Milpitas firm capitalizes on new regulations

Aperto Networks poised to take advantage of federal rulings that allow access to an additional wireless frequency


One Milpitas telecommunications-hardware company claims it’s poised to profit as the telephone company wars shift to wireless Internet services. With fewer than 100 employees, 3-year-old Aperto Networks expects two recent regulatory decisions will help it make a giant leap toward profitability.

In the past two weeks, while many were occupied by a possible war against Iraq or the latest exploits of the television show “Joe Millionaire,” two milestones shook the wireless broadband industry. The Federal Communications Commission (FCC) ruled that wireless, broadband Internet service providers could use the 5.8 gigahertz frequency and the Institute of Electrical and Electronics Engineers (IEEE) approved the 802.16a standard for fixed, wireless metropolitan-area network (MAN) technology, known as WirelessMAN.

The actions mean energy-efficient, wireless Internet, similar to the 802.11 Wi-Fi standard, is no longer limited to the workplace and home.

Internet service providers have the go-ahead to build towers for fixed, wireless networks that reach two to 30 miles. This creates a huge potential for companies, such as Aperto and Malibu Networks of El Dorado Hills, whose hardware both broadcasts and receives WirelessMAN signals.

“This could propel the whole industry forward,” says Aperto CEO Reza Ahy.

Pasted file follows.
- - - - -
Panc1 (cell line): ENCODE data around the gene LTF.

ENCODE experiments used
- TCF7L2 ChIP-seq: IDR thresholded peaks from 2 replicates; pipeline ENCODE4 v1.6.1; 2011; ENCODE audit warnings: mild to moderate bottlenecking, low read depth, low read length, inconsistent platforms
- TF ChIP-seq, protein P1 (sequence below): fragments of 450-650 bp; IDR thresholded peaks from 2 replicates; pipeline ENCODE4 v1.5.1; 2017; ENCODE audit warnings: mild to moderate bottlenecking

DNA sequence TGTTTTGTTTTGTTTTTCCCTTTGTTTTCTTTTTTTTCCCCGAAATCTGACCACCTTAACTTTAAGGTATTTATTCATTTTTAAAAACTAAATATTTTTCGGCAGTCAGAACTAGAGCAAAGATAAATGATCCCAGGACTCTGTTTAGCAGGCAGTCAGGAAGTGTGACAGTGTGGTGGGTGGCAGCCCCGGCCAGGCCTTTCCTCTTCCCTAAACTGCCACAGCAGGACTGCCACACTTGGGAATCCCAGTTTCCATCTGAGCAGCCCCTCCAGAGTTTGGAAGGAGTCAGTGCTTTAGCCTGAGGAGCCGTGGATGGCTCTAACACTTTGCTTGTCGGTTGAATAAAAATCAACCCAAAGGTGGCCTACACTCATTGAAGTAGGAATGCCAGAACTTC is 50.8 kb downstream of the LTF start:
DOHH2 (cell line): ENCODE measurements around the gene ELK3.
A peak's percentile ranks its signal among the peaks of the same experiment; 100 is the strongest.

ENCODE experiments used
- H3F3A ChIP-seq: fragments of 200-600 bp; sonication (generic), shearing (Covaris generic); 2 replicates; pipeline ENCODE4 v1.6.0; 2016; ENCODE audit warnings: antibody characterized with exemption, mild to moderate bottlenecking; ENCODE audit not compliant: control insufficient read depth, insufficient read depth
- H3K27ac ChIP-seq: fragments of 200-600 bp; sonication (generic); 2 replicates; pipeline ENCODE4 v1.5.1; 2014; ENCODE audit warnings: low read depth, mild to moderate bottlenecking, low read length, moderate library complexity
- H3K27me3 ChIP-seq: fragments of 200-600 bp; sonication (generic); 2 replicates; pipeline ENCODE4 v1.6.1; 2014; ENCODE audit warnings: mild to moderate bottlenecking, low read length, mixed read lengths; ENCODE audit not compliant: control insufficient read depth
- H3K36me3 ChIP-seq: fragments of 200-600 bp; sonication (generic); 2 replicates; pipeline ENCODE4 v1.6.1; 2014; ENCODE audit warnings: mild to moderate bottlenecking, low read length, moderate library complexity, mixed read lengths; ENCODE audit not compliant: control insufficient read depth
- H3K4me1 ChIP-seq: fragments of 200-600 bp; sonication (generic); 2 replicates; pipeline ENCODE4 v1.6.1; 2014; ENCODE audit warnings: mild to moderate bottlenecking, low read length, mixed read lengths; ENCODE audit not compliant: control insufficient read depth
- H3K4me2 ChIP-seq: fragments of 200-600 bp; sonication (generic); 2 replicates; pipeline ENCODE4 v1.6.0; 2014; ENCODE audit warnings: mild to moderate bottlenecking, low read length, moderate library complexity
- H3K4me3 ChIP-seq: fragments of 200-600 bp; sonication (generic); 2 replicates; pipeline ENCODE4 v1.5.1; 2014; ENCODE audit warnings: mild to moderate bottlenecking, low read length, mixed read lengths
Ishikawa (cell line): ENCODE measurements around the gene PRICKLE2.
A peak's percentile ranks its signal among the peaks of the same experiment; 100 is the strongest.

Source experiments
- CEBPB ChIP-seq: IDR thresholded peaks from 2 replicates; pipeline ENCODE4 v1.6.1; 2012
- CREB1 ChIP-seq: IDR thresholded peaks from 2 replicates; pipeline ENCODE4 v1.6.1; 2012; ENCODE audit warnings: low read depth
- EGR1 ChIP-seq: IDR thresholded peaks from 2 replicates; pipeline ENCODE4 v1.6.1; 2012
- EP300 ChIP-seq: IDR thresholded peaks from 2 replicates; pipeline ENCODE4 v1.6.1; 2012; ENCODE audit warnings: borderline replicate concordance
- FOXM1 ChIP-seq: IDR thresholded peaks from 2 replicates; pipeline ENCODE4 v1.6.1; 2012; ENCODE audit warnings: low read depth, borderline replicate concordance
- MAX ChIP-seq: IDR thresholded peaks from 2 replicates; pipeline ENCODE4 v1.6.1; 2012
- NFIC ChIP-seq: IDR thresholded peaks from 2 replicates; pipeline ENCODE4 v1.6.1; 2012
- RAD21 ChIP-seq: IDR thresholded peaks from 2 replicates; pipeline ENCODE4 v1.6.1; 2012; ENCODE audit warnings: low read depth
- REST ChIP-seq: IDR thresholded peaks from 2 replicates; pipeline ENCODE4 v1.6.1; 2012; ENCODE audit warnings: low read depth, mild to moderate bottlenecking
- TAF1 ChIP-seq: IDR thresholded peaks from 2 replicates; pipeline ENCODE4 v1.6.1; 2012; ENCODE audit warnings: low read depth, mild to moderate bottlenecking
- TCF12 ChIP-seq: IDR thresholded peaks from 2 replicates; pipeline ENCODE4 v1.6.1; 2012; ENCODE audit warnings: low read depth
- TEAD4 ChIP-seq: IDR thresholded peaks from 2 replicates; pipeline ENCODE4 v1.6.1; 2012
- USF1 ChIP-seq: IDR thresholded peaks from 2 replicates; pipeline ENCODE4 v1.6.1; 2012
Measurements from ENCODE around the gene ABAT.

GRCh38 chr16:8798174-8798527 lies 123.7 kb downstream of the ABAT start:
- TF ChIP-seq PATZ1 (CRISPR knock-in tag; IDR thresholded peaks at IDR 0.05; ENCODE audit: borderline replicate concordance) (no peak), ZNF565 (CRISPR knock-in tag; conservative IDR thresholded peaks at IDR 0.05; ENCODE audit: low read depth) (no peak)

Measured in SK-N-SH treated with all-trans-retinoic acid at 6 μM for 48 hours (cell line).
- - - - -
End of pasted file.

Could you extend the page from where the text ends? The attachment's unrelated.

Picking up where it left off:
He predicts WirelessMAN could help digital subscriber line providers expand into competitors’ turf without paying toll fees to use the local telephone monopoly’s copper wires.

The new FCC ruling lets Aperto almost double the range of each of its broadband Internet towers to eight miles. The IEEE open standard should result in many chip manufacturers building chip sets that support 802.16a technology, a move that could drive down prices, Ahy says.

“The new IEEE 802.16a standard reshapes the broadband landscape,” says Roger Marks, chairman of the IEEE committee that ironed out the technical details for WirelessMAN. “It closes the first-mile gap, giving users an easily installable, wire-free method to access core networks for multimedia applications.”

Ahy believes the new technology can be easily adapted to the current one.

“Because the technology integrates well with IEEE 802.11 wireless LANs, IEEE 802.16a base stations are excellent candidates for wirelessly linking 802.11 [Wi-Fi] hotspots to the Internet,” he says.

“We believe an open standard will benefit all of us, the end-user in particular as economies of scale make wireless broadband more affordable,” Ahy says.

Ahy sees opportunity for profits in an approaching turf war among telecommunications giants, such as SBC, Verizon and Sprint, as they build nationwide, wireless, broadband networks and battle for market share.